Your Cart: £0.00
Visit the Shop
 

Thomas Murner

Logica Memorativa Playing Cards by Thomas Murner, 1507

  • 1. The face of this World is subject to the face of the Heavens
  • 2. This locus has Gemini as its basis
  • 3. The rider is Perseus, La Morte, here depicted as a femme fatale
  • 4. Modelled on Canis Minor
  • 5. Capricorn, reworking the older model of Auriga as 'Magus'
  • 6. An adaptation of Orion's form
  • 7. The astronomical locus is the furthest extreme of the southern heavens
  • 8. The fallen angel Canopus
  • 9. Probably based on Canis Major…

1. The face of this World is subject to the face of the heavens.   2. This locus has Gemini as its basis. 3. The rider is Perseus, 'La Morte', here depicted as a femme fatale. 4. Modelled on Canis minor, the more northerly of Orion's two 'dogs' 5. Capricorn, reworking the older model of Auriga as 'Magus' 6. A very interesting adaptation of Orion's form. 7. The astronomical locus is the furthest extreme of the southern heavens. 'Strength.'  8. Here the heavens' 'fallen angel' Canopus. 9. Probably based on Canis major, whose chief star's character as Sothis, 'the piercing supporter' was well known in Europe. Semaphoros.

Notes and Comments by Diane O'Donovan:

Influenced by Byzantium, Vittorino da Feltre's school 'La Giocosa' revived in Italy the habit of using exercise-games in elementary levels of teaching. From that model, perhaps, the Franciscan named Thomas Murner in the late fifteenth century devised his course for teaching elements of logic. He presented students (in parallel with his 16 written lectures as 'Letters' or charta), with suites of practical exercises and mnemonic diagrams to supplement and reinforce students' memory of the material. Each lecture was linked with its associated exercises and diagrams by use of a common emblem, the 16 emblems speaking to philosophical symbolism and to stages of progress through academe's 'little year.' In 1509 an outline of his astonishingly successful method was published - probably by the University of Cracovie where Murner taught ' under the chief title Logica Memorativa: 'Memorials of Logic.' The published book provides an outline of that teaching method, together with the format for students' exercise-games and copies of the mnemonic figures. Hargraves quotes an anonymous inscription, dated 1842, which suggests Murner's success was due to the 'use of a card-game to teach logic' but this is an exaggeration, for although the book's advertisement does distinguish between the new style of elementary teaching: 'chartiludum logice' and the token-using exercises: 'cum iucundo [iuc = joc] pictasmatis exercito' Murner's intention was not to teach logic by means of a card-game so much as to offer the sort of programme composed of text, exercises and demonstration figures that is now usual in modern primary education. The 16 suit-signs, incidentally, should be understood as a doubled, or complementary circuit of 8 parts, the mnemonic figures as intrinsic to Murner's approach. His 16 emblems (as listed in Hargraves) were [hawking-] bell, fish, acorn, scorpion, lobster, cap, heart, grasshopper, sun, star, bird, moon, cat, shield, crown and serpent.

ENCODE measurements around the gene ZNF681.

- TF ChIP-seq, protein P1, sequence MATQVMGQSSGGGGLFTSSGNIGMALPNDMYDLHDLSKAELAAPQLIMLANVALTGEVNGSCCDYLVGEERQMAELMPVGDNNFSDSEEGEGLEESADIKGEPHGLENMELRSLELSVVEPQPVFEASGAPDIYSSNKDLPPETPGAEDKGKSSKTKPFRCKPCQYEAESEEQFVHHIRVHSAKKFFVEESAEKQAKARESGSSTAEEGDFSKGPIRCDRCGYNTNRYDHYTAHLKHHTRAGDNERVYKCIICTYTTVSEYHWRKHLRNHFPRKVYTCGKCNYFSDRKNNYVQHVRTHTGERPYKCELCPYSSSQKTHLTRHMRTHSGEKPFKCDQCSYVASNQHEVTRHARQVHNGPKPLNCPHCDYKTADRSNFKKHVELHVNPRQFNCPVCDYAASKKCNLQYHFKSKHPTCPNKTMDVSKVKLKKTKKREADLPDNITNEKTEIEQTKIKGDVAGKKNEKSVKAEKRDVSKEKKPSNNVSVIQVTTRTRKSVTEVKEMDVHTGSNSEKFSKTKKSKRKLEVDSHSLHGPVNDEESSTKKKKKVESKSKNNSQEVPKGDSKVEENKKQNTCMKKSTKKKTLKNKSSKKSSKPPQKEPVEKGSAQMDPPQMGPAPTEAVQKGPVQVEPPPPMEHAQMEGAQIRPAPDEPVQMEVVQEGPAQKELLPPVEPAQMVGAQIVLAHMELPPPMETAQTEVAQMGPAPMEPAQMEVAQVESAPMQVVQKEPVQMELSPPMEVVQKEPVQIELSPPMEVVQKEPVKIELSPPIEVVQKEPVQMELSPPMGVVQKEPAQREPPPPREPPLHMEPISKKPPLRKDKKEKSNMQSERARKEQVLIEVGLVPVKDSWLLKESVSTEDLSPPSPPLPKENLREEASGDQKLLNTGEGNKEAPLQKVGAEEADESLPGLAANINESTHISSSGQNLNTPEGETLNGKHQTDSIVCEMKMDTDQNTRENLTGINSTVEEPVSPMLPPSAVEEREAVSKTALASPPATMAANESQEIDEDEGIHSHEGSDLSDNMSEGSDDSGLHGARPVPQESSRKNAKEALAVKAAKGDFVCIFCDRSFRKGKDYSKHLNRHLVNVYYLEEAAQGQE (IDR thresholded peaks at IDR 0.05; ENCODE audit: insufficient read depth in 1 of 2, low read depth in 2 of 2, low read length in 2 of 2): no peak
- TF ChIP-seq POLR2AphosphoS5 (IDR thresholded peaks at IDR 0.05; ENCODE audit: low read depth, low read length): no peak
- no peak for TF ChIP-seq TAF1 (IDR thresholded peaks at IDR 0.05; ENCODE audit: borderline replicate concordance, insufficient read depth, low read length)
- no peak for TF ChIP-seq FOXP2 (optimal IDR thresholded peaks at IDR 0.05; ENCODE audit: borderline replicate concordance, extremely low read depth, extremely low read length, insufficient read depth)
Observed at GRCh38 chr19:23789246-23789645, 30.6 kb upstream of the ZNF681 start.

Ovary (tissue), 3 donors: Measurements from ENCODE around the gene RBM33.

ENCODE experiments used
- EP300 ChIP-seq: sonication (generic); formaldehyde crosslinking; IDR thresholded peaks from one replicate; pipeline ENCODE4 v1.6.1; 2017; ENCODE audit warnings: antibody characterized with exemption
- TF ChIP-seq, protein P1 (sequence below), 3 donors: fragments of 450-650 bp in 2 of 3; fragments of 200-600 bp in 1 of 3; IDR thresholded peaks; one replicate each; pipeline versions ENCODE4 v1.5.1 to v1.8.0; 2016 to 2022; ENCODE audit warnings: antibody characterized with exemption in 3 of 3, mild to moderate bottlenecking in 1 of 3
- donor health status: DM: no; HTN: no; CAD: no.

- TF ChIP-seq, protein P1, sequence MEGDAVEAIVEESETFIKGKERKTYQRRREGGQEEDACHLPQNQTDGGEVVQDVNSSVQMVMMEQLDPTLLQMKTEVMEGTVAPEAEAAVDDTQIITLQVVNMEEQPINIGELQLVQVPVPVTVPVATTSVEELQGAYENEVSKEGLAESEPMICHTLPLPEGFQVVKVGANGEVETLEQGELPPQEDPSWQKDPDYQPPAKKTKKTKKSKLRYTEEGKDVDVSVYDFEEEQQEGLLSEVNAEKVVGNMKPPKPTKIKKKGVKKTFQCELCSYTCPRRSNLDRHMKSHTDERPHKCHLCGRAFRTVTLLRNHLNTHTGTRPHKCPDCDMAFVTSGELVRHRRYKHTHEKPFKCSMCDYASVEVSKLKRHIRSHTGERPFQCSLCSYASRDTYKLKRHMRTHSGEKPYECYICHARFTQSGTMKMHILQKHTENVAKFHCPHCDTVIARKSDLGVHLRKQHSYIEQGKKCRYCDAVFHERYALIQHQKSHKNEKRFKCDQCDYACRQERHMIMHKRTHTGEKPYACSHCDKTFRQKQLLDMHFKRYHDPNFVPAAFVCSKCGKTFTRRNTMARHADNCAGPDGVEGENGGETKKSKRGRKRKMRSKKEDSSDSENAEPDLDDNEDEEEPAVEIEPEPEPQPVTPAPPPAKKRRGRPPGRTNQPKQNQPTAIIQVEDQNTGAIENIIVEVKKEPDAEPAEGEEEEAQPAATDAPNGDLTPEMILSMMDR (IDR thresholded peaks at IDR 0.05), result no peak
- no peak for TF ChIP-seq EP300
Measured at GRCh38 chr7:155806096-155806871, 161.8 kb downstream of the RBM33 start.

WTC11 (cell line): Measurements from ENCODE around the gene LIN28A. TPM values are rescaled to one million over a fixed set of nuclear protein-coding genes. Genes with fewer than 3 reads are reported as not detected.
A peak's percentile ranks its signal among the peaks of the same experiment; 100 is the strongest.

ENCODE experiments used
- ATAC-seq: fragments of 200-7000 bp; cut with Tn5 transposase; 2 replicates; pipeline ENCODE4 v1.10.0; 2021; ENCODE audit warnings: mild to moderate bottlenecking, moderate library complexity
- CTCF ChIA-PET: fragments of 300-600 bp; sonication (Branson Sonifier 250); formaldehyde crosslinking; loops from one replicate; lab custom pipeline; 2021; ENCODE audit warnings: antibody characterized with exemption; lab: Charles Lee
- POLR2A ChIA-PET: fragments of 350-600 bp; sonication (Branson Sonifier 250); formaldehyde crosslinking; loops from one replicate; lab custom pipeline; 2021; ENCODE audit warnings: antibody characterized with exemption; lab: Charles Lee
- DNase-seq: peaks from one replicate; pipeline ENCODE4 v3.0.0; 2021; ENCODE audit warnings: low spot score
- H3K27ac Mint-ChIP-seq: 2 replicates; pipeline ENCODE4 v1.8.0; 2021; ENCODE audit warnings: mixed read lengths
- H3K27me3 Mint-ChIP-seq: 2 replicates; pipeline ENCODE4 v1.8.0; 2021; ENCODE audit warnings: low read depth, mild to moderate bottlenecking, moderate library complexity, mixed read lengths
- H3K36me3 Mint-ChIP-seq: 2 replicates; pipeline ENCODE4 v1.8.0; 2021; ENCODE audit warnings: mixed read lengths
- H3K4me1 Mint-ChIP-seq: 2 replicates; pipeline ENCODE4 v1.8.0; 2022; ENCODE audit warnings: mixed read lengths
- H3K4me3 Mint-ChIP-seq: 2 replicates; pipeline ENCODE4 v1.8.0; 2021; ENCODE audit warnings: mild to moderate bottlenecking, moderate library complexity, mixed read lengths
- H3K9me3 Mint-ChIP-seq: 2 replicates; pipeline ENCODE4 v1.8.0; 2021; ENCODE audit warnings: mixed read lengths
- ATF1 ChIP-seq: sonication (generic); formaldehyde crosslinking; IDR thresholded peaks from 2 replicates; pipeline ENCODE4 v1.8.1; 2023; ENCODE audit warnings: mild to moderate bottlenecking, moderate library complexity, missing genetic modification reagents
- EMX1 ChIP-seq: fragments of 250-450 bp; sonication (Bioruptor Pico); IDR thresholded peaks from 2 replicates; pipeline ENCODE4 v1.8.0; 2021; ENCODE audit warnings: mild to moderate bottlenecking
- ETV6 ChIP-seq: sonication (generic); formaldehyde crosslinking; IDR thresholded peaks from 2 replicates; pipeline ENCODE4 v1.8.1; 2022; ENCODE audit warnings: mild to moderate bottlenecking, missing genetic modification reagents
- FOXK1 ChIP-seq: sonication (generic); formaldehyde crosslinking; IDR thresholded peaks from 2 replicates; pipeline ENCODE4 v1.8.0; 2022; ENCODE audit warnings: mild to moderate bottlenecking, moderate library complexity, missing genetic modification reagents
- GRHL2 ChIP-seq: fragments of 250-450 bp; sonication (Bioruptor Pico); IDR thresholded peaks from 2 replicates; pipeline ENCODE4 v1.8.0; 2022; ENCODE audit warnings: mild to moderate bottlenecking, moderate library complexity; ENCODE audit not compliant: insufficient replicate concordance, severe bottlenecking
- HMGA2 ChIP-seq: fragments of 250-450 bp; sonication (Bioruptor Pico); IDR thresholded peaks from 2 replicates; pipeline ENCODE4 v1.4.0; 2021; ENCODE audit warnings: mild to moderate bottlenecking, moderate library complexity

Connection between the principles of card-pack construction and those of Murner's mnemonic figures is plainly evident, but so are the differences. A card-pack's emblems normally alluded to the quarters of time and direction, while Murner's are keyed to his sequence of lectures. The emblems and pictorial figures in standard packs were derived ultimately from astronomical types, but Murner separates the allusion of his suit-signs from the astronomically-based anthropomorphic figures. The published book omits Murner's lectures, too, which are the heart of his programme. The University appears to have chosen instead to promote the overall method, providing a course outline and copies of the basic materials. Our following comments are not upon that course, but upon the sources from which Murner himself drew when designing these memorial figures. One should consider them as items in a thesaurus, whose reference languages are Latin, German and Greek.

The Figures

1. Murner's guiding principle in design for his Course, its exercises and imagery, is well embodied by the figure given for [step] 4 in the Acorns' suite. We might cite a phrase from the Centiloquium: 'The face of this World is subject to the face of the heavens.' The 'World' here is represented by the female figure, whose paired mirroirs are intended to suggest the upper and lower hemispheres, as well as the 'epitome-form' itself. Books of concentrated matter - in the form of extracts from texts or figures for reflection - were then known as florilegia, tresors, thesauri or mirroirs. This figure of the World reminds us at once of the 'epitome' represented by this curriculum, and of the condensed mnemonic figures which are at hand, while at the same time alluding to the physical pinnacle of the world, the Pole star [cynosura]. We see that the 'World's' better side is given by reflection upon the higher glass, an idea emphasised by marking that glass with the theologian's number of divine perfection '1'. The opposed and lower glass is marked by the number '11' ' equally traditional as the number for error and sin. Logic's deductive and inductive processes were similarly polarised, as were most of the discursus games derived from the style of the joc.

2. The eighth locus in the Fish suite takes the constellation of Gemini as its basis. The twin to our right is understood as having been led to err (by allusion to the Gospel narratives Mat.18:6; Rev 18:21-23) while the other maintains a 'righteousness' associated with right measures and proportion. The representation of the corrupted twin's left leg conveys Murner's knowledge of Arabic nomenclature in astronomy.

3. Stage Two in the suite of the 'lobster' shows a mounted figure holding up the emblem of the heart. The rider is Perseus, 'La Morte', here depicted as a femme fatale. In other figures derived from Perseus' moral character, the heart may become a cup, since both were significant ' in astronomical lore ' of the ultimate trophy or triumph of the Pleiades. The rider displays the poor lover's heart as that trophy and naturally suggests the endlessly popular theme for discursus 'Amor vincit omnia.' But mere earthly love is not here suggested as being greater than Death itself. The rider wears a string of pearls which ' as throughout Murner's diagrams ' informs the viewer that a figure promotes carnal or earthly knowledge over spiritual wisdom, after the way of the Fool.